December 19, 2018
Authentication is used to provide selective access to sensitive information and essentially prove that you are, in fact, well… You! This is especially crucial in the financial market where authentication serves as the main barrier that prevents funds from being stolen.
A 2018 Experian study found that almost three-quarters of businesses (72%) cite fraud as a growing concern over the past 12 months and nearly two-thirds (63%) report the same or higher levels of fraudulent losses over that same period. In 2017, the number of data records compromised in publicly disclosed data breaches surpassed 2.5 billion – up 88% from 2016.
Identity theft is still the number one type of data breach: identity theft accounted for 69% of all data breach incidents in 2017. Over 600 million records were impacted, resulting in a 73% increase from 2016.
Today, different authentication technologies offer a variable degree of security, and new methods are being implemented continuously to prevent digital identity theft. In this article, we are going to look at the most common authentication methods and dive into more sophisticated technology to see how authentication will be done in the future.
Most websites and online applications today employ either one of the two most popular approaches:
Login-password pair combined with 2FA
Let’s look at the login-password pair first. We all use them, probably multiple times every day. So, why are they the least secure option? To begin with, they can make you lose access even without the involvement of a third party with ill intentions – if you forget that piece of paper that had them, or delete a file where you saved your password-login pair – say goodbye to your data.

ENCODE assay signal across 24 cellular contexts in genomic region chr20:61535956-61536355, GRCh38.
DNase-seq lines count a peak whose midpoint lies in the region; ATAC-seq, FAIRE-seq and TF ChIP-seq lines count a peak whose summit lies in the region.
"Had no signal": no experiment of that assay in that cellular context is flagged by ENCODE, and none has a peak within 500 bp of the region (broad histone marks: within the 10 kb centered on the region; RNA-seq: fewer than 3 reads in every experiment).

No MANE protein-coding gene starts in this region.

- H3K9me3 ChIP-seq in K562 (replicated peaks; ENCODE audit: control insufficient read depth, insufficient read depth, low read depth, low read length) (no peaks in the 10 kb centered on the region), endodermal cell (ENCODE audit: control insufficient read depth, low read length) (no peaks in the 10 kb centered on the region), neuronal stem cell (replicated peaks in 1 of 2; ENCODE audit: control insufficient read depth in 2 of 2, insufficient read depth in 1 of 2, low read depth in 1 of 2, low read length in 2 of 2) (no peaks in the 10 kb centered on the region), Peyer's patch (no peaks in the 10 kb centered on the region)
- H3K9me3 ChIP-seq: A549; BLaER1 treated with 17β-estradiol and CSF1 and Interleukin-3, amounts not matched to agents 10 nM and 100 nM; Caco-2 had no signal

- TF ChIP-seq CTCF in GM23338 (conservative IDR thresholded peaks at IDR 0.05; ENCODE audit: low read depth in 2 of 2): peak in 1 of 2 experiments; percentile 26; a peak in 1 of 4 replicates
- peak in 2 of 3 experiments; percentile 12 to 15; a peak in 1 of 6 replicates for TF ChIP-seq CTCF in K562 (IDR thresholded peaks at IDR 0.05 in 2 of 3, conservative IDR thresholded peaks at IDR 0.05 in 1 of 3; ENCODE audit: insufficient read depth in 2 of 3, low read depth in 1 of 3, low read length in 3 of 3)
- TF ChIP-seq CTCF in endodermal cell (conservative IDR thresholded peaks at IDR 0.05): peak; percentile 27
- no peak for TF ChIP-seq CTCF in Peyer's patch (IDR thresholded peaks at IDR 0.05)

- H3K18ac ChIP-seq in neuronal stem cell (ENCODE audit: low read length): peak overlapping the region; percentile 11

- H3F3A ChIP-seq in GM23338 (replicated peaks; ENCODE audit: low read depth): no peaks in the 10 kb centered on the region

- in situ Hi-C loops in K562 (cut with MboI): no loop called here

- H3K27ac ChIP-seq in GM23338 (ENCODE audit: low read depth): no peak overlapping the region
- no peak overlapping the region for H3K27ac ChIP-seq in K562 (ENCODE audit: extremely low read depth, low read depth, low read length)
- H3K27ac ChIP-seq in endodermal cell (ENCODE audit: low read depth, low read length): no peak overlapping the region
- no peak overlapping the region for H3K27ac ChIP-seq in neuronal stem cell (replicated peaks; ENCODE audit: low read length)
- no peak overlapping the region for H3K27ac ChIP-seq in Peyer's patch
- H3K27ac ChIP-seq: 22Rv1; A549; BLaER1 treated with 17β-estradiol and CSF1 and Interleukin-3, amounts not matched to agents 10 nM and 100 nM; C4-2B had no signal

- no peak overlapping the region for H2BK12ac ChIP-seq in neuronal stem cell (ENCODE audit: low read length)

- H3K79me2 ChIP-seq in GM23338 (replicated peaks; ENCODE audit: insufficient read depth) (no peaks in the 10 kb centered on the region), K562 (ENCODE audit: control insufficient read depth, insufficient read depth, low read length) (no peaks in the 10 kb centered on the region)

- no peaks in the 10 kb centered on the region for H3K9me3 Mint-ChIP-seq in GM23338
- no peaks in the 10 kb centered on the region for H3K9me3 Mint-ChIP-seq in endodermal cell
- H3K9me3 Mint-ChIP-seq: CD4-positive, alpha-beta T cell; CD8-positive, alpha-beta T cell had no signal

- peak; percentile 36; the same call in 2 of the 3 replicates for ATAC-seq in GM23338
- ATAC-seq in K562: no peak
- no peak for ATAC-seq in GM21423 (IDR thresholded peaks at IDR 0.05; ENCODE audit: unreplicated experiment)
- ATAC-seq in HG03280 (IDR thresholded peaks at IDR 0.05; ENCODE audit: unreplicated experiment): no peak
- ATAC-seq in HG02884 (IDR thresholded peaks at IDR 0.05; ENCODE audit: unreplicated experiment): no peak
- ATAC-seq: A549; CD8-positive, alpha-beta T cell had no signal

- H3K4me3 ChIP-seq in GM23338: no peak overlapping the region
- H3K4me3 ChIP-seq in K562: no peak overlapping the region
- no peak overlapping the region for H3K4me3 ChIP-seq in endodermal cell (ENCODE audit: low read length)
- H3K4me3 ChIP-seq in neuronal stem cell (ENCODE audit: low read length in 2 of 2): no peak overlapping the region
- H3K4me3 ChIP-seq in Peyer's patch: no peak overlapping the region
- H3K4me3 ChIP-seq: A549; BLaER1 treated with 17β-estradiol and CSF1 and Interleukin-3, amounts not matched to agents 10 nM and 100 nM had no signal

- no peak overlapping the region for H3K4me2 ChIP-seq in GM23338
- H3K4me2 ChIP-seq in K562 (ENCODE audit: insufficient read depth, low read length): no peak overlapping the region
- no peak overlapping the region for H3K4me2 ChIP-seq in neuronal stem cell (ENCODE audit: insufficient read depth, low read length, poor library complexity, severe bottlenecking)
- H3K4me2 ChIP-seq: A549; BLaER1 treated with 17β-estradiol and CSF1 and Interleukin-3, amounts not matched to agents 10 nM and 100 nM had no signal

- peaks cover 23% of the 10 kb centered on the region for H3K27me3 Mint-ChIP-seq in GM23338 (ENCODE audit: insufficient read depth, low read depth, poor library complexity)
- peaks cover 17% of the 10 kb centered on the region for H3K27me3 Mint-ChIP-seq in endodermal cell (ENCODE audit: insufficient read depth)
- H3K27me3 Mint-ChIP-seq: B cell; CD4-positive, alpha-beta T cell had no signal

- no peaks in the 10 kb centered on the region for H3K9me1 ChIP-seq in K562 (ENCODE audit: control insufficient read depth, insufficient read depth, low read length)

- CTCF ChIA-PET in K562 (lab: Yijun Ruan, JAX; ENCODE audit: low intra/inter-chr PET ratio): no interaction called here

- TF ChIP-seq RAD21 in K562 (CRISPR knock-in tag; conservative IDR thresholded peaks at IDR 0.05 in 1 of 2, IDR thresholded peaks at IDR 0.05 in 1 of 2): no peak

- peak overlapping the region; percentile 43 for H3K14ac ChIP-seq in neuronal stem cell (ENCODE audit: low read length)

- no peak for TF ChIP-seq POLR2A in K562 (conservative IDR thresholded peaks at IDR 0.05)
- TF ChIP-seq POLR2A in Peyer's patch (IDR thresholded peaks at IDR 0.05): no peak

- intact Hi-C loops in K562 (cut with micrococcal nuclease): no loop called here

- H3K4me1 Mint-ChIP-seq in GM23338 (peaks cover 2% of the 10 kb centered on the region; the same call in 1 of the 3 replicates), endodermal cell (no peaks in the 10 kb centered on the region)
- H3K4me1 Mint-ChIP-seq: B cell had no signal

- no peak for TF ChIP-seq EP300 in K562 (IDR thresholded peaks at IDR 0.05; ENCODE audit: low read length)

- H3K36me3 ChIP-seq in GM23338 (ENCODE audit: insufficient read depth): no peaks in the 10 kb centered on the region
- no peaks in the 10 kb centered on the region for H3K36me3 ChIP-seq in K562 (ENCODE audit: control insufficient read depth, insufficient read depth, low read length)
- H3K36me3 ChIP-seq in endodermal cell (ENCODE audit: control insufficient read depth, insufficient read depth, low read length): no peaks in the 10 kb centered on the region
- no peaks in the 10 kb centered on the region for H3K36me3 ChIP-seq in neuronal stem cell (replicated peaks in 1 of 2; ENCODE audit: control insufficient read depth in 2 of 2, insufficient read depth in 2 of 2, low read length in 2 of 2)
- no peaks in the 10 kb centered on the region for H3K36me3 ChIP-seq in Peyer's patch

Now, if a third party decides to crack your account, this is where the real fun begins. For starters, passwords are typically collected in centralized storage (many in non-encrypted form). This allows an administrator to enter any personal account whenever he or she desires.
And if that wasn’t enough, when encryption is executed in the browser, it is likely that a hacker can catch the request to the server as it is made and apply the retrieved hash to imitate the usage of a password or even crack it.
What can you do to protect your data? Don’t hold your login/password pairs on your computer and especially in your mailbox. It’s the easiest place for a hacker to access. That’s why programmers never hold sensitive data in a digital medium. They would rather use a piece of paper or another analog medium.